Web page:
The Supreme Court Tuesday made it clear that it cannot direct doctors to perform genital mutilation of minor girls of the Dawoodi Bohra Muslim community and questioned the “scientific justification”, if any, behind the procedure.
A bench headed by Chief Justice Dipak Misra, which was hearing a PIL challenging the practice, questioned the process saying that there was hardly any rationale behind it as a girl child is forced to undergo it due to non-medical reasons.
“Do you (A M Singhvi) wish us to pass an order under Article 142 (which provides extraordinary powers to the Supreme Court to pass any order in the interest of justice) of the Constitution asking doctors to perform this procedure in a hospital? How it can be done? “What is the scientific justification to direct doctors to perform this procedure,” the bench, also comprising justices A M Khanwilkar and D Y Chandrachud, asked senior lawyer Singhvi, representing a Muslim group which supported the practice.
It said asking doctors to perform this kind of procedure would also be violative of medical ethics.
The observation came when the senior lawyer said the court may issue directions to ensure proper safety measures in conducting the procedure. Singhvi said the Dawoodi Bohras have been the most progressive and educated among the Muslim communities and the practice is not so grave as has been made out by those opposing it. He said the practice has also been an essential religious practice which was protected under Article 25 (freedom of conscience and free profession, practice and propagation of religion) of Constitution.
The bench asked about the standard operating procedure (SOP) for performing the mutilation on small minor girls. “What is your standard operating procedure (SOP). I am thinking about the trauma of a child who would be crying and objecting to it. Somebody has to hold the child down as there is no anaesthesia, no hospital…,” Justice Chandrachud asked.
The senior lawyer said that same thing happened when a child is vaccinated and moreover, extreme care and caution are taken as the procedure is conducted under the supervision of the mother. Attorney General K K Venugopal, appearing for the Centre, reiterated the government’s stand that it was opposing the practice and said that this has been banned in many countries like the US, the UK, Australia and around 27 African nations.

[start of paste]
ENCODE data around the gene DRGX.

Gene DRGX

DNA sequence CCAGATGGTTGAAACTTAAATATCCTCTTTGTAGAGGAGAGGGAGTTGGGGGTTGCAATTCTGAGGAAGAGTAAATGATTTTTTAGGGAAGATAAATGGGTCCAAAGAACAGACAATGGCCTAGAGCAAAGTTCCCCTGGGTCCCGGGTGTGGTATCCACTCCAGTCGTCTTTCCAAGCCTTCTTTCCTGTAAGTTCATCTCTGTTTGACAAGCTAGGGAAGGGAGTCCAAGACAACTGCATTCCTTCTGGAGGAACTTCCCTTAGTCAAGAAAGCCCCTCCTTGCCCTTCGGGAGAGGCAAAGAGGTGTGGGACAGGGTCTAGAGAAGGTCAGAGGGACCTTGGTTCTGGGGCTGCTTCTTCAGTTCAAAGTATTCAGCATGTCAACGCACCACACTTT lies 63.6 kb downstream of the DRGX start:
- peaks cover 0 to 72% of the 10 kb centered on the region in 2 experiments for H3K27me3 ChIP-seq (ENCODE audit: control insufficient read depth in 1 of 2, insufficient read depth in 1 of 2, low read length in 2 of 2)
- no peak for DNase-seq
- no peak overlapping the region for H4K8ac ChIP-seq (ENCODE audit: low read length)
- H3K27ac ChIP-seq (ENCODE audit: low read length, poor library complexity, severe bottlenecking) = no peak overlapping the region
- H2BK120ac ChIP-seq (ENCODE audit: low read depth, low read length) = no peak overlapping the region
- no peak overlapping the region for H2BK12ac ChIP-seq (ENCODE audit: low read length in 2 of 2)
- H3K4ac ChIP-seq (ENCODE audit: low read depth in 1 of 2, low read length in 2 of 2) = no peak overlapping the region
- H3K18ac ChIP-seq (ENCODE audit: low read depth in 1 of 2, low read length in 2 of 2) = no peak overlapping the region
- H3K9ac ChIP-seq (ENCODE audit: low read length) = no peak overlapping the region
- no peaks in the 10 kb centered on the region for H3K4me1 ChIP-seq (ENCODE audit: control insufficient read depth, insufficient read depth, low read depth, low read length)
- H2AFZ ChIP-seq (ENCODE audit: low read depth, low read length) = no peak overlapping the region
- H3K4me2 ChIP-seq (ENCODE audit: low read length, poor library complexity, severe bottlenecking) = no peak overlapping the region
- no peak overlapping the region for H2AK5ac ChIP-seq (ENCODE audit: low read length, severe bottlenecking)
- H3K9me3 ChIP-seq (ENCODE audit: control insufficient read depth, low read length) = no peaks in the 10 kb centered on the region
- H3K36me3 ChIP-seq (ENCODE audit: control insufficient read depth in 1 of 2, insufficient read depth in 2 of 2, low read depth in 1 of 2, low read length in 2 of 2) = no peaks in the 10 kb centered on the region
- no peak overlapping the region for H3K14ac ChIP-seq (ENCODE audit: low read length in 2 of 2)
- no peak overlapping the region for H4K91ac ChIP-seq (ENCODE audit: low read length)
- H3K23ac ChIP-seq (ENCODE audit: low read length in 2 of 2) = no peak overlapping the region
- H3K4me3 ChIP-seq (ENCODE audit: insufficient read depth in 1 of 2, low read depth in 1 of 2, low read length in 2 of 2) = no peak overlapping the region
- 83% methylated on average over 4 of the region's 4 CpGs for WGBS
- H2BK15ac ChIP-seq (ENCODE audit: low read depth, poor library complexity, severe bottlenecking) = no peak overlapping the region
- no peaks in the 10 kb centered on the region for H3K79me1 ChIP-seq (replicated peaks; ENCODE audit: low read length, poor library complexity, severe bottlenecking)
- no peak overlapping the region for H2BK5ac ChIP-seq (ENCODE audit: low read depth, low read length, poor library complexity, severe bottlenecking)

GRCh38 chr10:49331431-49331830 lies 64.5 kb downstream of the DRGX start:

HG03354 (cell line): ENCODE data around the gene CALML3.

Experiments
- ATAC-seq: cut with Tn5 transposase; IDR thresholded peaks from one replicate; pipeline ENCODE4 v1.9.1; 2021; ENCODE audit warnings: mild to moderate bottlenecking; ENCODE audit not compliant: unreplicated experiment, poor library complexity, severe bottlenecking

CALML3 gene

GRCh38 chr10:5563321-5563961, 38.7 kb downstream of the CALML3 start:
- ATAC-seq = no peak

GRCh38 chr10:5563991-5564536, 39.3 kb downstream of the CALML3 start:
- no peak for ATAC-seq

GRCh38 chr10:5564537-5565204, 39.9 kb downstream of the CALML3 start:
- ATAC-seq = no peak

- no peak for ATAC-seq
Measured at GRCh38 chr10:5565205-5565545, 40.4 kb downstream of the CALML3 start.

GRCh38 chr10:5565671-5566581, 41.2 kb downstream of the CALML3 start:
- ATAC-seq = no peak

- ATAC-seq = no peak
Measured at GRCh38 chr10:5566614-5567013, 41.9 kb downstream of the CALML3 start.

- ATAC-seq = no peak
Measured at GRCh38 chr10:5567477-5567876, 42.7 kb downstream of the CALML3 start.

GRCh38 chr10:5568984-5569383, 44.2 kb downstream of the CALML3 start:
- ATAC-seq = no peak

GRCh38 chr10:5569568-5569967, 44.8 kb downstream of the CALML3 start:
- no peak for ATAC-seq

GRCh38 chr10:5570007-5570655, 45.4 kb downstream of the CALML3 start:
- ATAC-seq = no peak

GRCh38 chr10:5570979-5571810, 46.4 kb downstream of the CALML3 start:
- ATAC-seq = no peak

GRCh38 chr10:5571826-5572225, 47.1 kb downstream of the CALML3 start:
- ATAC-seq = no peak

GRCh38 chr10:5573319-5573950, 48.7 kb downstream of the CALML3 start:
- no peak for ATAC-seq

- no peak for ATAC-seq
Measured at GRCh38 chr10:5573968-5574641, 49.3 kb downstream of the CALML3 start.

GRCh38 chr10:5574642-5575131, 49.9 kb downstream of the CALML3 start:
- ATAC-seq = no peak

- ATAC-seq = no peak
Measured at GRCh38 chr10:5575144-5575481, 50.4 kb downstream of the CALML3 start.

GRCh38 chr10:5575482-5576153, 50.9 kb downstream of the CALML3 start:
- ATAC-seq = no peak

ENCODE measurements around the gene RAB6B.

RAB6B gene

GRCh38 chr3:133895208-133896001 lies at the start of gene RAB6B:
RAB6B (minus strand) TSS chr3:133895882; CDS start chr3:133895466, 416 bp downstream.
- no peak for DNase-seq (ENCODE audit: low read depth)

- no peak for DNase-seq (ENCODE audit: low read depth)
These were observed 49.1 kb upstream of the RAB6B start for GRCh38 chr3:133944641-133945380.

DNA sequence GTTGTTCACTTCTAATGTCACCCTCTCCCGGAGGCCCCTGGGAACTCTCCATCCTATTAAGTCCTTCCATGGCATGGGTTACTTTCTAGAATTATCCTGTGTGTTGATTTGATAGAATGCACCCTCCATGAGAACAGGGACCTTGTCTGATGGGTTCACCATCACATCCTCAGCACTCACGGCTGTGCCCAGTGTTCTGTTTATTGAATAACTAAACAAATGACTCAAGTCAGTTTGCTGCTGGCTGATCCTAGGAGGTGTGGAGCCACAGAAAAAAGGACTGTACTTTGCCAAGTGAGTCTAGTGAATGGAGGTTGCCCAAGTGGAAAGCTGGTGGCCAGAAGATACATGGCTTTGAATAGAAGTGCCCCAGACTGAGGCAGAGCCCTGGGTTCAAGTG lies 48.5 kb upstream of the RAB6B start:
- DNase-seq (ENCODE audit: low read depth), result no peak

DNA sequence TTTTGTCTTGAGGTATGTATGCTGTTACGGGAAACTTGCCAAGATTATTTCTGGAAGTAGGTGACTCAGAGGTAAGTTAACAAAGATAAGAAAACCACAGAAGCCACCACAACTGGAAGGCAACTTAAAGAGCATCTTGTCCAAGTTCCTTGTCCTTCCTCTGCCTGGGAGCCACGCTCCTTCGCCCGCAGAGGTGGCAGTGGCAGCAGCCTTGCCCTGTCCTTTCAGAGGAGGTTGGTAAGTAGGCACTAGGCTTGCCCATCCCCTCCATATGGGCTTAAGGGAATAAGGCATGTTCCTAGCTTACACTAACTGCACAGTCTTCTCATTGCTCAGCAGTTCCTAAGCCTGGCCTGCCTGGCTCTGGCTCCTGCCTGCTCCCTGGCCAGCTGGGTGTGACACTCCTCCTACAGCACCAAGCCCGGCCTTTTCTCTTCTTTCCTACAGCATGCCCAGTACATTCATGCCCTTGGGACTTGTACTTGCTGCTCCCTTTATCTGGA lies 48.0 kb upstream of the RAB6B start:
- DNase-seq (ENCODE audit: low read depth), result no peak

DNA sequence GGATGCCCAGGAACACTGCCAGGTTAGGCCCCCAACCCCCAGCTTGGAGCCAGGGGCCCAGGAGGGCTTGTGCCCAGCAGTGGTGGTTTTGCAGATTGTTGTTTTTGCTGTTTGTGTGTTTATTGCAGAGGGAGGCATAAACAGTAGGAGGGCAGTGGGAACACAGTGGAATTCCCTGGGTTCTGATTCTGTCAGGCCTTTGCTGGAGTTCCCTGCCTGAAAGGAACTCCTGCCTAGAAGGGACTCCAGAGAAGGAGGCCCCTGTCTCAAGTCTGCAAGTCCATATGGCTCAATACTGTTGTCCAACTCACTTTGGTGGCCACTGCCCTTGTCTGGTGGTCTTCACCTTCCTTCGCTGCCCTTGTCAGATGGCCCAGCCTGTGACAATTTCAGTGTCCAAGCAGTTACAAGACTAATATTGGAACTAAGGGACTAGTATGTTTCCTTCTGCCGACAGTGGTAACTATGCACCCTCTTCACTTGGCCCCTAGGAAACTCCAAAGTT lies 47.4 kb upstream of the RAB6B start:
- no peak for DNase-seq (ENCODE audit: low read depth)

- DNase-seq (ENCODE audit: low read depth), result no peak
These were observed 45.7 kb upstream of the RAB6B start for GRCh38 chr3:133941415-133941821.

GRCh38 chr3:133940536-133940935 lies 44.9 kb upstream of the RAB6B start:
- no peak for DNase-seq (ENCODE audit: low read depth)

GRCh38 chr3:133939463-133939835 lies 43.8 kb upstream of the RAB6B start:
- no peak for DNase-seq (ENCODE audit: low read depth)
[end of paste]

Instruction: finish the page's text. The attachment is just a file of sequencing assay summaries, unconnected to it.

The practice causes irreparable harm to girl children and has many health repercussions, the top law officer said and referred to Article 25 to highlight the point that a religious practice can be stopped if it was against “public order, morality and health”.
The bench has now posted the PIL, filed by Delhi-based lawyer Sunita Tiwari against the practice in the community, for further hearing on August 9 and 10.
Earlier, the court had questioned the prevalent practice of mutilation of minor girls in the community, saying that the women cannot be “subjugated” to the level where they have to “please” their husbands only. Senior advocate Indira Jaising, appearing for Masooma Ranalvi, a lawyer who herself has been a victim of mutilation, had said the practice of “removal of the clitoral hood” for non-medical purposes of a minor constituted an offence under the IPC and the Protection of Children from Sexual Offences Act (POCSO Act).
“Something which has been declared illegal and criminal by the law cannot the essential practice of religion. This constituted an offence under the IPC and the POCSO Act,” she had said.
The court had on May 8 agreed to examine the issues raised in the PIL by saying that the practice of female genital mutilation was “extremely important and sensitive”. Tiwari, in her plea, sought a direction to the Centre and the states to “impose a complete ban on the inhuman practice” of ‘khatna’ or “female genital mutilation” throughout the country.
The plea has sought a direction to make it an offence on which the law enforcement agencies can take cognisance on their own. It has also sought to make the offence “non-compoundable and non-bailable” with provision for harsh punishment.
The practice of female genital mutilation resulted in “serious violations of basic fundamental rights of the victims who in these cases are minors,” the plea said.
Female genital mutilation is performed “illegally upon girls (between five years and before she attains puberty)” and is against the “UN Convention on the Rights of the Child, UN Universal Declaration of Human Rights of which is India is a signatory”, the plea said, adding the practice caused “permanent disfiguration to the body of a girl child”.
“The practice of ‘khatna’ or female genital mutilation or ‘Khafd’ also amounts to causing inequality between the sexes and constitutes discrimination against women. Since it is carried out on minors, it amounts to serious violation of the rights of children as even minors have a right of security of person, right to privacy, bodily integrity and the freedom from cruel, inhumane or degrading treatment,” the plea said.
“It violates the rights of the child and human rights. It also violates the Universal Declaration of Human Rights and is a crime in the Unites States of America under the Illegal Immigration Reform and Immigrant Responsibility Act of 1996 and now a crime in Australia and some other countries as well,” it claimed.